Journey through a hidden world
By Michael O'Sullivan
Friday, July 6, 2012
“Whores’ Glory,” a sad, stark look at prostitution around the world, is unusual by the standards of contemporary documentary in that its filmmaker, Michael Glawogger (“Workingman’s Death”), for the most part disappears. Prostitutes, madams, cashiers, customers and others associated with the world’s oldest profession largely talk to each other, not the camera. And when they do face forward, we don’t hear the questions, only the answers.
One exception to the camera’s invisibility is a scene near the end, featuring an extended sexual transaction between an older, crack-addicted Mexican prostitute and her young client, who is ultimately unable to achieve climax before she roughly cuts her services short, kicking him out. Glawogger (or his camera operator) is discreet as usual, but the uncomfortable intimacy and shocking explicitness of the scene suddenly make the presence of a third party -- albeit unseen -- glaringly, squirmingly obvious. Just how did the filmmaker gain such access to this tawdry world, where, with one exception (a john who covers his face with a hoodie), no one hides?
That’s only one of many fascinating questions Glawogger’s film raises, then doesn’t answer. “Whores’ Glory” takes a deadpan, nonjudgmental approach, which generally works well, even if the fly-on-the-wall technique makes clear that what attracts flies usually stinks.
Beginning in Bangkok -- in a relatively glitzy brothel called the Fishtank, where prostitutes punch a time clock, then line up for selection by leering clients on the other side of a plate-glass window -- “Whores’ Glory” then travels to a Bangladesh slum before ending in the seedy red-light district of Reynosa, Mexico, known as the Zone. It isn’t a scientific survey, but it does seem to get at a wide price range of the sex trade. Glawogger seems less interested in economics than in emotion, however. “We try to forget sadness with a little laughter,” says one heartbreakingly young Bangladeshi prostitute, “but the pain remains.”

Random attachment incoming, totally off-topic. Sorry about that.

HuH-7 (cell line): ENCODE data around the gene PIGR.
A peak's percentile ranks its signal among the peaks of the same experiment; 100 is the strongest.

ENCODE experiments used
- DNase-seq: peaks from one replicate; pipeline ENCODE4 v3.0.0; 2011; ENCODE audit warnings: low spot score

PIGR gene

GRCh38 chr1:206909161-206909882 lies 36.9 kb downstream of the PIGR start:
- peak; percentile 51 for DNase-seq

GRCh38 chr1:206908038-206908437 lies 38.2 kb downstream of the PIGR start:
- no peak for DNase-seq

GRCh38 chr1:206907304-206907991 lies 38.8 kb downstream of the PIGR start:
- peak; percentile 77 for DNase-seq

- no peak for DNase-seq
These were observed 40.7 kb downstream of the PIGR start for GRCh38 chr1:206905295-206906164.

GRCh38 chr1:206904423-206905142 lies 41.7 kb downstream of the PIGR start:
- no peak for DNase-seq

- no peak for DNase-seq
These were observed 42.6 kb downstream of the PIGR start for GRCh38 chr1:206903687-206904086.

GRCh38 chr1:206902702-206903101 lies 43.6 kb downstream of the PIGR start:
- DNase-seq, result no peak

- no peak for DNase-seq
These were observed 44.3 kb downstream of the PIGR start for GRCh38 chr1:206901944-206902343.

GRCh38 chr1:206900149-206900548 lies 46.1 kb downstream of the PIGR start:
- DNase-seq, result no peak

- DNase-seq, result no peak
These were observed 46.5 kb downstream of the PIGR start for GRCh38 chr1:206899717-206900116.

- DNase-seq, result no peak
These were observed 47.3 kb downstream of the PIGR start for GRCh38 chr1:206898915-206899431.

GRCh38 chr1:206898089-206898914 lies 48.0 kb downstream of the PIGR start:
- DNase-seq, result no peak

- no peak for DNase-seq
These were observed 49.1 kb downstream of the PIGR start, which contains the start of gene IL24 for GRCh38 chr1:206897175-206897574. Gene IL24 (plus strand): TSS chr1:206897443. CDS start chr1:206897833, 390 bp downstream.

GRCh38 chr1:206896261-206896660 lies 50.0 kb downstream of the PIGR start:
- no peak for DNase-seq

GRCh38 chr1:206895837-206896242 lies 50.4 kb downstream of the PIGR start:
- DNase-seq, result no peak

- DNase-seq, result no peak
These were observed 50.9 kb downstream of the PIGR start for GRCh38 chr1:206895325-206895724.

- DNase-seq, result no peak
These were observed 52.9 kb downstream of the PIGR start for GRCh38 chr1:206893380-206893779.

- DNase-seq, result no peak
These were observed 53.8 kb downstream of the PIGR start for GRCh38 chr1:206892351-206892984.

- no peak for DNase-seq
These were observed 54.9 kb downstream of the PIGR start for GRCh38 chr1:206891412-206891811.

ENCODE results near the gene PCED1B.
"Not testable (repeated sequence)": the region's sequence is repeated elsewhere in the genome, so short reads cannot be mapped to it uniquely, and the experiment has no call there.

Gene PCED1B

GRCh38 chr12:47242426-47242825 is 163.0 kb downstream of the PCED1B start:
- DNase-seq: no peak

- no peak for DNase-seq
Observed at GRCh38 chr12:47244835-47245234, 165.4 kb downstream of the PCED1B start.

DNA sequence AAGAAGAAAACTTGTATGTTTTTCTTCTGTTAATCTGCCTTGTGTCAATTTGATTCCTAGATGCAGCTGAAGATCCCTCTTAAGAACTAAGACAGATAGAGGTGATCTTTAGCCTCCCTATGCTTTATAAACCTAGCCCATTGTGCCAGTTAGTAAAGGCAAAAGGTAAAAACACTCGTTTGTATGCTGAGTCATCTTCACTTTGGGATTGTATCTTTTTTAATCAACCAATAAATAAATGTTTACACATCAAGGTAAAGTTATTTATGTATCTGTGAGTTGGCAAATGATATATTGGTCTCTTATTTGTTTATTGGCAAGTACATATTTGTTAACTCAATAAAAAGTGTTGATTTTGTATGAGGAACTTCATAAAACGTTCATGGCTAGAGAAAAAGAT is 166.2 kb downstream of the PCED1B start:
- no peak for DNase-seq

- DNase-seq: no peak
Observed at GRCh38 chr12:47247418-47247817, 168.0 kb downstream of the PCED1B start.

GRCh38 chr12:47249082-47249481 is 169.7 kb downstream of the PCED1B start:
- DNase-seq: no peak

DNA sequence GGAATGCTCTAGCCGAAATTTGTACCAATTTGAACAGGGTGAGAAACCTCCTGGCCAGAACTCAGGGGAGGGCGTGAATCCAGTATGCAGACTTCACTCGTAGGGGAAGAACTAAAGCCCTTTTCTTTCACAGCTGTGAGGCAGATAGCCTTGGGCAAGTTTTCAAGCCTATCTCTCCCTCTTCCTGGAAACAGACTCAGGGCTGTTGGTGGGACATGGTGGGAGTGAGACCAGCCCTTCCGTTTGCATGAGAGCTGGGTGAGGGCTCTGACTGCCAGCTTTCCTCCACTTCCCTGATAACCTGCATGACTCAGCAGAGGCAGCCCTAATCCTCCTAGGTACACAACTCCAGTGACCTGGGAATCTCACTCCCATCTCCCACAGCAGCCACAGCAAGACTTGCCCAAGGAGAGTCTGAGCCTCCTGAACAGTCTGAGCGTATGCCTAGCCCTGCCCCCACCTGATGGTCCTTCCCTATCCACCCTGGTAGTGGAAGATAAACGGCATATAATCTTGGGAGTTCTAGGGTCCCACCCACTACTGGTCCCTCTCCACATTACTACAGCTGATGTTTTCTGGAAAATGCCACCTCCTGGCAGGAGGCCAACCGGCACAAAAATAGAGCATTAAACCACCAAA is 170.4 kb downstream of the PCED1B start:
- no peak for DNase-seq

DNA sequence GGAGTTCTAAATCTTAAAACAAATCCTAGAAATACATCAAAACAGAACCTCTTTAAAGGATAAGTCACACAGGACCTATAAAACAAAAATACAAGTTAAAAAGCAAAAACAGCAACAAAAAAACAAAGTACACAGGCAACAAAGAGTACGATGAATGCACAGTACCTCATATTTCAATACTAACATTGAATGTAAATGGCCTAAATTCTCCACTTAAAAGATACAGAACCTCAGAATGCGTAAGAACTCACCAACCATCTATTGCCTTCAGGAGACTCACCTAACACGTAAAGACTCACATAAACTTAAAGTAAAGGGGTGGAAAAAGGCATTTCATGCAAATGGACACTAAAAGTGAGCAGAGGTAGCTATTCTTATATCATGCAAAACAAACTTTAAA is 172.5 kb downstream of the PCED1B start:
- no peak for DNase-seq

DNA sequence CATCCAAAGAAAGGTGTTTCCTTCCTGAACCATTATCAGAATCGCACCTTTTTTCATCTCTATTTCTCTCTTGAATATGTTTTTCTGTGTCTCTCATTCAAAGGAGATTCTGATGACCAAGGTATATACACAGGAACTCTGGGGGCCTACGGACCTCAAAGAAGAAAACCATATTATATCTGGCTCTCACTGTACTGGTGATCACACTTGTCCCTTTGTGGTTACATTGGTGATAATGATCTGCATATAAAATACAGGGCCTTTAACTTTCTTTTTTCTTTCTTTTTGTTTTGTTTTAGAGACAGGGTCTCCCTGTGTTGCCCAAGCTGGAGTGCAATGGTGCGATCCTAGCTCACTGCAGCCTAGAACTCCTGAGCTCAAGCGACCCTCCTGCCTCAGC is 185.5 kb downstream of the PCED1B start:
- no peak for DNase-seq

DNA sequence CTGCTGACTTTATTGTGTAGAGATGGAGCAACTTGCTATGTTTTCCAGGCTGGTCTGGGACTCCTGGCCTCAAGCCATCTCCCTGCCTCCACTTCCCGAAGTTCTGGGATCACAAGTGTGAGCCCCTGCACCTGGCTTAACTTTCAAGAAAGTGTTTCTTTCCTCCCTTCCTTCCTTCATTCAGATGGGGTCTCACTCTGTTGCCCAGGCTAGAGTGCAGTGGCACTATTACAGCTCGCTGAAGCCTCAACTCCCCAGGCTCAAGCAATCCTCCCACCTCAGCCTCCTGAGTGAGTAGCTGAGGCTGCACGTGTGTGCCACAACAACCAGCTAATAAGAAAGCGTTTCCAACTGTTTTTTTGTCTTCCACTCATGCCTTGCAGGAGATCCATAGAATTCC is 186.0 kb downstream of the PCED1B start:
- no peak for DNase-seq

It does. Although Glawogger’s film mentions AIDS, pregnancy, drugs and violence only about once each, it seems clear that the film’s strange title -- which the filmmaker has said is meant to “honor” prostitutes for what they go through -- is meant, at least in part, ironically. That’s abundantly clear from a borderline heavy-handed scene showing dogs engaging in joyless (yet perfectly natural) copulation outside a brothel.
Otherwise, clarity is an elusive target. One customer of the Fishtank observes that it is the men, not the women, who are the commodities in prostitution, because they’re the ones with the money. It’s an interesting, if counterintuitive, notion, but it is belied by the Fishtank’s practice of assigning its employees numbers, like so many pieces of merchandise.
Other observations are simply scary and depressing, such as the comment of a Bangladeshi barber (and brothel customer) that the streets would be filled with rapists if there were no prostitutes.
True or not, his words and Glawogger’s camera make “Whores’ Glory” a harrowing journey into a shadow world that many would like to pretend doesn’t exist. It’s a world of the human psyche as much as of the city.
Contains obscenity, drug use and pervasive sexual content, including sex, nudity and explicit dialogue. In Thai, Bengali and Spanish with English subtitles.